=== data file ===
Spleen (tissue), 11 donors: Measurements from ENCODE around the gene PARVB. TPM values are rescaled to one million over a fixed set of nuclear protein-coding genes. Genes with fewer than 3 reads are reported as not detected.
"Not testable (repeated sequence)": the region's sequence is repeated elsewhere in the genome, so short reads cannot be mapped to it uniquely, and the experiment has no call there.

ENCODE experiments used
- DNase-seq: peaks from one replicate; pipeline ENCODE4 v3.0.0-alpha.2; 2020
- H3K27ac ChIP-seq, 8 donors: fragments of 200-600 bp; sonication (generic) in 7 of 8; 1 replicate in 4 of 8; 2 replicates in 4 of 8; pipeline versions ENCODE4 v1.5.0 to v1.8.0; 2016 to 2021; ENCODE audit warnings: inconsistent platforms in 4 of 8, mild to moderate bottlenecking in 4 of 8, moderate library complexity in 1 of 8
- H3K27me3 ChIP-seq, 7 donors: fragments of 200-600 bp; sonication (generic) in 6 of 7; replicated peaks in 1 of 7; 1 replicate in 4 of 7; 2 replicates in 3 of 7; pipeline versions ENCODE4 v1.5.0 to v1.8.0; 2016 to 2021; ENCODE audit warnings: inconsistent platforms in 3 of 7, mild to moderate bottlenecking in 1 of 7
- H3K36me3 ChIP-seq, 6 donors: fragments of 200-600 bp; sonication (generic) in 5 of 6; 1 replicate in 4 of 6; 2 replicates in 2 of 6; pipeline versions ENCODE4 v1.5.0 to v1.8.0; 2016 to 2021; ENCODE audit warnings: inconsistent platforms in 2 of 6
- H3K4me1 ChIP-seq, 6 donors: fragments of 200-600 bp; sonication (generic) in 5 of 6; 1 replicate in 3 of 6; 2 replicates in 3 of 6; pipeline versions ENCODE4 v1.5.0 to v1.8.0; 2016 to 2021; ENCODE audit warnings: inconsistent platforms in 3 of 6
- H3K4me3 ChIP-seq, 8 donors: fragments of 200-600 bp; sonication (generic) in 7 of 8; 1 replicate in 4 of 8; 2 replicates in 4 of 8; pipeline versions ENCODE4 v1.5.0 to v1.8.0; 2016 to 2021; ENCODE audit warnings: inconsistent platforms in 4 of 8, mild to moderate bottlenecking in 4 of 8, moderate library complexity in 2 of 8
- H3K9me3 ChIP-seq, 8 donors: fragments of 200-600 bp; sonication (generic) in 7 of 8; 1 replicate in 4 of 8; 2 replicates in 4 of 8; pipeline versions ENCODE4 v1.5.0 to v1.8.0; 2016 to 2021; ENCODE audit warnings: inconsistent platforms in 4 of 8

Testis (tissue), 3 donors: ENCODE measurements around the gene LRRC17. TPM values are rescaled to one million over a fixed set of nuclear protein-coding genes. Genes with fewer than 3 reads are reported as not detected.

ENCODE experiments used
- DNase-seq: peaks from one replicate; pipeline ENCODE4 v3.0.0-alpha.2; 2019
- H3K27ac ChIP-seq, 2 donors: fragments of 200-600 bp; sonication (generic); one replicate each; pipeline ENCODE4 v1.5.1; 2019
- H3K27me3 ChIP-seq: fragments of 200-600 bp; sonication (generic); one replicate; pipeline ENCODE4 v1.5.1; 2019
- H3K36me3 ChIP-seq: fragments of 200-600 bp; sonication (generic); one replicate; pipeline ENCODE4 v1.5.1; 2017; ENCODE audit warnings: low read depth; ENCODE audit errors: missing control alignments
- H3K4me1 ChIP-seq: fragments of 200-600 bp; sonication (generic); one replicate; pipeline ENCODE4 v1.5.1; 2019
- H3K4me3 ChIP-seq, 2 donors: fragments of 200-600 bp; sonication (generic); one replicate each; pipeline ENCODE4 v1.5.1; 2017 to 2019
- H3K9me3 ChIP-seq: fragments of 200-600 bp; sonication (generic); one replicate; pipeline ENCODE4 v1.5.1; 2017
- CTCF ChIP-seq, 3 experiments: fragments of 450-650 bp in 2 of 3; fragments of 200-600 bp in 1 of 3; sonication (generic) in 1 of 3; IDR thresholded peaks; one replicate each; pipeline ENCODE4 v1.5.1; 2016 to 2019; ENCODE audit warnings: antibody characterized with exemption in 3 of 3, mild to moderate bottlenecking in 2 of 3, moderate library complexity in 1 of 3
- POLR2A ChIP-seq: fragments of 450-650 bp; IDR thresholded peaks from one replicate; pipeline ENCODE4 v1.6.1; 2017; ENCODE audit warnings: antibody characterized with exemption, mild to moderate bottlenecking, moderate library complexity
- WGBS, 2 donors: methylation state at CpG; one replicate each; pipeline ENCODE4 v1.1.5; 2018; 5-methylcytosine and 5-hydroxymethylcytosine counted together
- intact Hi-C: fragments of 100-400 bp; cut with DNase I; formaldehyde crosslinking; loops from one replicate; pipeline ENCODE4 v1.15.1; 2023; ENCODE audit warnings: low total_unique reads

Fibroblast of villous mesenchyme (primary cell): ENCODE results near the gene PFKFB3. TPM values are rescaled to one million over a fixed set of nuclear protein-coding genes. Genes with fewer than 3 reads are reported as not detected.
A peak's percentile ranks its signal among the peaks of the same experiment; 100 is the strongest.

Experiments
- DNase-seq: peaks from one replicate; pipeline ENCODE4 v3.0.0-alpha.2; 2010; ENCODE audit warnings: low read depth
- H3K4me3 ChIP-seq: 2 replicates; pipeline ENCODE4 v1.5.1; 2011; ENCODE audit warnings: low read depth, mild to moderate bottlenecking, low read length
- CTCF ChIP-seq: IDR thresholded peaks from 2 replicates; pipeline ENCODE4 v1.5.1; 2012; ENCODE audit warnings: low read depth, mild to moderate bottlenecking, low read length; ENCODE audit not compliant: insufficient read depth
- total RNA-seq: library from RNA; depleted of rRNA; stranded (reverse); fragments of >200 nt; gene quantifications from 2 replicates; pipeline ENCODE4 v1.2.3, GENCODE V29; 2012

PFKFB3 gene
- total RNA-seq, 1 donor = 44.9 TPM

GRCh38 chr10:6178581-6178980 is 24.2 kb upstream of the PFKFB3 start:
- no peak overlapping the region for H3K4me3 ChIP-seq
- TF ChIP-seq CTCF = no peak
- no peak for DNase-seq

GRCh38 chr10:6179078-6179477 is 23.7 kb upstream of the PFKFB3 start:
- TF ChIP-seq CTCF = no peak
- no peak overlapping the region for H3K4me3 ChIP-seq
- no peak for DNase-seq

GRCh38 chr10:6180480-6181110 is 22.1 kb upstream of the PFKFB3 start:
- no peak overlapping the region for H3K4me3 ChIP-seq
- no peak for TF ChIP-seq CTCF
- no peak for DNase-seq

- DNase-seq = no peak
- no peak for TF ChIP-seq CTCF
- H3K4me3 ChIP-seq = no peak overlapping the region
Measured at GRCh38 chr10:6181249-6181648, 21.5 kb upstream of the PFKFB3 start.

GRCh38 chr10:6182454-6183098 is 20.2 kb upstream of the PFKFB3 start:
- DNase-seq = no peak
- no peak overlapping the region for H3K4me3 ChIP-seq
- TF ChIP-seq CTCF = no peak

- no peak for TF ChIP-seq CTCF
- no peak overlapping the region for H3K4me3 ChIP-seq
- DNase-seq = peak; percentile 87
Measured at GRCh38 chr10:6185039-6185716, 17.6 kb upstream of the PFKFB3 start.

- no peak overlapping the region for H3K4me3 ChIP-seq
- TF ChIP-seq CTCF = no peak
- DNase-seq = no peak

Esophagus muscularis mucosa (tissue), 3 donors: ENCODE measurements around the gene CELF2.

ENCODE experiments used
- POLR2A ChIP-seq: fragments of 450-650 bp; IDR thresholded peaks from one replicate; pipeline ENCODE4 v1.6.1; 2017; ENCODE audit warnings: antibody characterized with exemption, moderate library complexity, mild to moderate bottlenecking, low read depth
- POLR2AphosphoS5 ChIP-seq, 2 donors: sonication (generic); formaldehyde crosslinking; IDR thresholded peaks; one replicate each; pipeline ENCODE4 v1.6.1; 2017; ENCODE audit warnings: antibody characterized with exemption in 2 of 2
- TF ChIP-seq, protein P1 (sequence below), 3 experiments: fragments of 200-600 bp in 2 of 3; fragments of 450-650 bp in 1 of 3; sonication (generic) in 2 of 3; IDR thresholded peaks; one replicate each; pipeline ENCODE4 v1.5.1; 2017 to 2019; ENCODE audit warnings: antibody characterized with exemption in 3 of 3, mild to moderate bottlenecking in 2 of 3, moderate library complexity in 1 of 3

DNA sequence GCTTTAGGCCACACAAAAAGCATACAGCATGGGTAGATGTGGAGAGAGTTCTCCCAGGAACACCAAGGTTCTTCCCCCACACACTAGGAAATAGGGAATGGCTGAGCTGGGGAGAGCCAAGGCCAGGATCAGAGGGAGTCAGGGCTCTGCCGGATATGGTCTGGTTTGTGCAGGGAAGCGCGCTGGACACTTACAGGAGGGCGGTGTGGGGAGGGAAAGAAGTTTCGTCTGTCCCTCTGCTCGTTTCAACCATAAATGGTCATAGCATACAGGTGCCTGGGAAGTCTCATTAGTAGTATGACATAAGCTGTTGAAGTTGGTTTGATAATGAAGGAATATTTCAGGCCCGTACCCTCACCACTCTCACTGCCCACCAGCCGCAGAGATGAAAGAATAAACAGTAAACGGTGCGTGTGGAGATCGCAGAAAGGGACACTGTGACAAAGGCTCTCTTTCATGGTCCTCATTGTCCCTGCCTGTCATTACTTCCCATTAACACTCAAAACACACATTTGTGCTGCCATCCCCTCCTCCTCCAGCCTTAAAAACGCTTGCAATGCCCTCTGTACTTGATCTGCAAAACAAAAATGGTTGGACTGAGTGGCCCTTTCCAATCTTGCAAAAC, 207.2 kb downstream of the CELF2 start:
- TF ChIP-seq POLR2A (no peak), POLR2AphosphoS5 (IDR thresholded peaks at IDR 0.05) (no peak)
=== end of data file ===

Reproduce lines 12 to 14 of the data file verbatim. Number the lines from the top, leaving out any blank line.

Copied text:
ENCODE experiments used
- DNase-seq: peaks from one replicate; pipeline ENCODE4 v3.0.0-alpha.2; 2019
- H3K27ac ChIP-seq, 2 donors: fragments of 200-600 bp; sonication (generic); one replicate each; pipeline ENCODE4 v1.5.1; 2019